(Sept. 4, 2020) Maryland residents will have an extra two months to pay off their utility bills, following a decision by the Maryland Public Service Commission to prohibit utility companies from terminating services through Nov. 15.
The commission’s decision, which was declared an emergency action, extends Gov. Larry Hogan’s executive order prohibiting terminations and late fees that expired Tuesday.
The ruling does not extend the governor’s orders for services outside of the commission’s purview, such as internet and state water and sewer services.
“The commission’s goal is to help those customers struggling with household expenses during this difficult time and to ensure that their utility services remain connected,” said Jason M. Stanek, Chairman of the Maryland Public Service Commission, in a statement. “It is important that customers behind on their utility bills not wait for a turn-off notice or, when they receive one, to contact their utility right away and work with them to discuss payment plans and bill assistance programs that are available to help them.”
The commission held three days of hearings, last Monday, Tuesday and Thursday, to hear from electric and gas utilities in the state on their responses to a series of questions posed by the commission.
“The questions seek to probe the impacts that stay-at-home orders and the prohibition on shutoffs have had on energy usage, utility operations, reliability, and revenue,” a commission press release said. “Of particular interest to the commission are the policies and procedures the utilities have developed to handle increasing numbers of customers who are unable to pay utility bills and who may face disconnection of service when the moratorium is lifted.”
Tamla Olivier, Baltimore Gas and Electric (BGE) senior vice president of Customer Operations and chief customer officer, testified last Tuesday that customers were sinking further into debt and that the company was concerned of their ability to make a comeback.
From mid-March to July, the number of customers with arrearages, or debt, increased by roughly 20 percent.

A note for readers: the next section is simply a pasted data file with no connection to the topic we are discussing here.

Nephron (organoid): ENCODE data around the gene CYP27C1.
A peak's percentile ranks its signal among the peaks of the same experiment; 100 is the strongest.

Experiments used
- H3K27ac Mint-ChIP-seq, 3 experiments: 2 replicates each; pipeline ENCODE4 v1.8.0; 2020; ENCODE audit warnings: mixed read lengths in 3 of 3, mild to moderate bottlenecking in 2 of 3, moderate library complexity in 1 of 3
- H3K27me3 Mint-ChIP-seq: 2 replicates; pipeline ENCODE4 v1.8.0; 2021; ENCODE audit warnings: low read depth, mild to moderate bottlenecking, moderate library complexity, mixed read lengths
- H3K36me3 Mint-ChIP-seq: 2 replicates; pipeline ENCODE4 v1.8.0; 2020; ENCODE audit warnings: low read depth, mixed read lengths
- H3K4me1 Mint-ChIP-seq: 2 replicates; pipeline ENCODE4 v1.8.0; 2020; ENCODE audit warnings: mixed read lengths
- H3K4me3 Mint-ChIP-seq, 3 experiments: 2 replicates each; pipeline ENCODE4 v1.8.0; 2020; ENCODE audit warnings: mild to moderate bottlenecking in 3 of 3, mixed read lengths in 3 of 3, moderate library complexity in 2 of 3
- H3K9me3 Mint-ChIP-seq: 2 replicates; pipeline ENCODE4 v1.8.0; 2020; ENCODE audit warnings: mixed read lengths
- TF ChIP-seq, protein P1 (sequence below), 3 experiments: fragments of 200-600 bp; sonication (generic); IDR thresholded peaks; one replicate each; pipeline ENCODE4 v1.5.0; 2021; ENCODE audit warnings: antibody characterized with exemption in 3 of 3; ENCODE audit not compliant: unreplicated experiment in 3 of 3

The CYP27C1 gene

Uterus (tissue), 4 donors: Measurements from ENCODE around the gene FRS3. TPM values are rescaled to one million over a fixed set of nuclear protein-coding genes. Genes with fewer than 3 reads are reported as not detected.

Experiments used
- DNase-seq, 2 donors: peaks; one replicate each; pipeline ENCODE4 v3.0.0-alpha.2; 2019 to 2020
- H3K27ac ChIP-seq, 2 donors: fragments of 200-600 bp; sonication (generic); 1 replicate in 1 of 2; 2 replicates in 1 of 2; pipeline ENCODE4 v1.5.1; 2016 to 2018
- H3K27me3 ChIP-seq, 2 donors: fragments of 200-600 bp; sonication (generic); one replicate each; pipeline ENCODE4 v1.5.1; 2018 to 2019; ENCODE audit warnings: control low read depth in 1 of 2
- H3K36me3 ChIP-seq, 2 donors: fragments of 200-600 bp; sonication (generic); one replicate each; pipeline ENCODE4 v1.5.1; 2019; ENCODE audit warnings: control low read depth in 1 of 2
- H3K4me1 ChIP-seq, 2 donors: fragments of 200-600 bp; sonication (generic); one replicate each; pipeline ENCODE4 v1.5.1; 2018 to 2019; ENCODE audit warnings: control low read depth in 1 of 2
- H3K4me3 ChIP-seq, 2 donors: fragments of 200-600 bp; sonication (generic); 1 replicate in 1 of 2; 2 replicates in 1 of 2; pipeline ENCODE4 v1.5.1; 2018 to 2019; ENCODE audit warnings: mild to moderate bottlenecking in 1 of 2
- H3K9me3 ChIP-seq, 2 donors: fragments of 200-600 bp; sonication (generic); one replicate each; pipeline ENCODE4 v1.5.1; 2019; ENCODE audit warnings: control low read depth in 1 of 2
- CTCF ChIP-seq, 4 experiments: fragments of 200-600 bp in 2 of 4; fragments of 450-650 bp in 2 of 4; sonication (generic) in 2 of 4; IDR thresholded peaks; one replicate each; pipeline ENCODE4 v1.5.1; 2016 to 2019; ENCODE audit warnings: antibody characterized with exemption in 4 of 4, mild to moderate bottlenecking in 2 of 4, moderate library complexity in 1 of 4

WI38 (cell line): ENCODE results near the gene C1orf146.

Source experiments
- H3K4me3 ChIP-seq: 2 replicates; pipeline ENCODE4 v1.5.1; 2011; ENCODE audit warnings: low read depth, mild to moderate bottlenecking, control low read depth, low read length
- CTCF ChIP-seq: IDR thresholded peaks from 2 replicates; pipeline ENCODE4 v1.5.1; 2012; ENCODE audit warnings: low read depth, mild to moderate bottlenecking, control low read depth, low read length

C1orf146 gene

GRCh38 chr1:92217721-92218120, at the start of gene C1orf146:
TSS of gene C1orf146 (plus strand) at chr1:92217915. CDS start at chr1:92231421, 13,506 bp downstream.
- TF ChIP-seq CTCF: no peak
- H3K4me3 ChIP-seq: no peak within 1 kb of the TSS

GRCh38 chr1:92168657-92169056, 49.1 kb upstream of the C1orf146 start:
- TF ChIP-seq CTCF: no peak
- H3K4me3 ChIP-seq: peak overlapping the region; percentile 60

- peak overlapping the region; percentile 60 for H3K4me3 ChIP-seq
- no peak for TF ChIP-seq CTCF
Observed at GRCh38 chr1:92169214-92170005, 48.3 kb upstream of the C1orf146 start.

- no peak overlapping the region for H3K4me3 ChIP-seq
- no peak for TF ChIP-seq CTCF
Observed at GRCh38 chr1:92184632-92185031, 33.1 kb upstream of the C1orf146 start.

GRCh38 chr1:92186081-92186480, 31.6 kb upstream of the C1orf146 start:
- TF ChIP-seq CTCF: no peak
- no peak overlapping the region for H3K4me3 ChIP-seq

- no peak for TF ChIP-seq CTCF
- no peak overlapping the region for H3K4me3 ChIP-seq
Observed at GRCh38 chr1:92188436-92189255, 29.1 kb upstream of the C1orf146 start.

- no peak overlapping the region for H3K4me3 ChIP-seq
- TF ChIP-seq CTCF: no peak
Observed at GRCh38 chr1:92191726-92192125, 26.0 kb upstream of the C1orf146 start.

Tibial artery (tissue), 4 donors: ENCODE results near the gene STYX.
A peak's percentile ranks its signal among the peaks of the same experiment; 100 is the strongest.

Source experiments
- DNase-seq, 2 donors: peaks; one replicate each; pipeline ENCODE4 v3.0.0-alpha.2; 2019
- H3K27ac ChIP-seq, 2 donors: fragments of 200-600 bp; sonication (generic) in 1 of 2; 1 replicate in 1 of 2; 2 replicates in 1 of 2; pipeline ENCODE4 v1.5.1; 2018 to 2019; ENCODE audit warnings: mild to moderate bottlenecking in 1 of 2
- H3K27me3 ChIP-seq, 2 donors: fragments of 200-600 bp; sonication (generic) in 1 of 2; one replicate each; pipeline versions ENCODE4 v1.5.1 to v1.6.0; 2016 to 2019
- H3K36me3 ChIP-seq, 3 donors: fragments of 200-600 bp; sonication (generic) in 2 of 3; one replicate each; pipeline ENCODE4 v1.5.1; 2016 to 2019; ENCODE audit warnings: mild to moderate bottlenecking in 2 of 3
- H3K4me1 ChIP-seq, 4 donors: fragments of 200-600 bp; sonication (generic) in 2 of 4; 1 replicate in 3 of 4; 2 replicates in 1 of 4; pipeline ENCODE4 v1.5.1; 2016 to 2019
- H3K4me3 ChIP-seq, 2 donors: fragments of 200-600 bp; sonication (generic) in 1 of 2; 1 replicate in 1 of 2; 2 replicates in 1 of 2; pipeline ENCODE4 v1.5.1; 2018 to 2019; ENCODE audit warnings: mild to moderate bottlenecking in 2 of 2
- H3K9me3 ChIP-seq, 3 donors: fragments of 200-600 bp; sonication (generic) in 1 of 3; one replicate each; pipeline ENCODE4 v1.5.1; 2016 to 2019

The dollar amount of debt has nearly doubled, Olivier said, from a total of $41.2 million to $78.3 million.
Olivier said this discrepancy in total number of customers and total amount of debt is concerning because it means the debt was not spread out, but is accumulating per customer.
From July 20 to Dec. 20, the number of residents with debt is projected to increase by another 37 percent, while the total amount of debt would increase by 151 percent, from $78.6 million to $197.3 million.
BGE had taken several pre-moratorium and post-moratorium steps to reduce the burden on its customers, Olivier said, such as reduced payment plans.
The issue, however, was that customers were not seeking assistance, despite outreach efforts by the company.
“We did 200,000 target communications to those who we believe to be eligible for OHEP (Office of Home Energy Programs), and of those 200,000 customers only 1,000 have applied for and received grants,” Olivier said.
Communications to customers have been ongoing since June, she said, so customers were aware of where they stood with the company.
She said one trend that might explain why so few have sought help is because many are waiting on Hogan to either extend or end the moratorium, with call volumes topping at the end of each month.
She did say, however, that 80 percent of customers paid after receiving a turn off notice from the company.
“We are in a tough spot and we want to be able to partner with our customers [and] come up with solutions that allow them to come up with effective solutions to their arrearages,” Olivier said. “And we understand that once the moratorium ends, we are not going back to normal business. That is just not feasible, it does not make sense and it certainly does not allow us to effectively support our customers.”
The commission spent the next three days listening and questioning utility companies, ultimately opting to extend the prohibition.
“The commission is holding utilities responsible for proactive outreach to their customers to let them know about utility, state and community resources that are available to assist customers who are unable to pay their bills due to ongoing covid-19 pandemic and to keep customers ins service if they enter into a payment arrangement,” Stanek said in a statement.
Under the ruling, utilities may not begin sending termination notices until Oct. 1, a 45-day notice compared to the previous 14-day notice; customers in debt would have 45 days to work out a payment plan with their utility company or apply for energy assistance programs.
Customers who take either action would not have service disconnected. Utilities must offer a minimum payment plan of 12 months, unless customers are receiving energy assistance from the Office of Home Energy Programs. In addition, utilities cannot require a down payment or deposit as a condition of beginning a payment plan for any residential customer, both new or current.
Commissioner Obi Linton urged other utility companies to establish similar transition plans.
“I encourage those utility-related companies, such as Xfinity and Verizon, and our state water and sewer agencies to consider announcing and establishing similar transition plans for their customers if they had not done so already,” Linton said.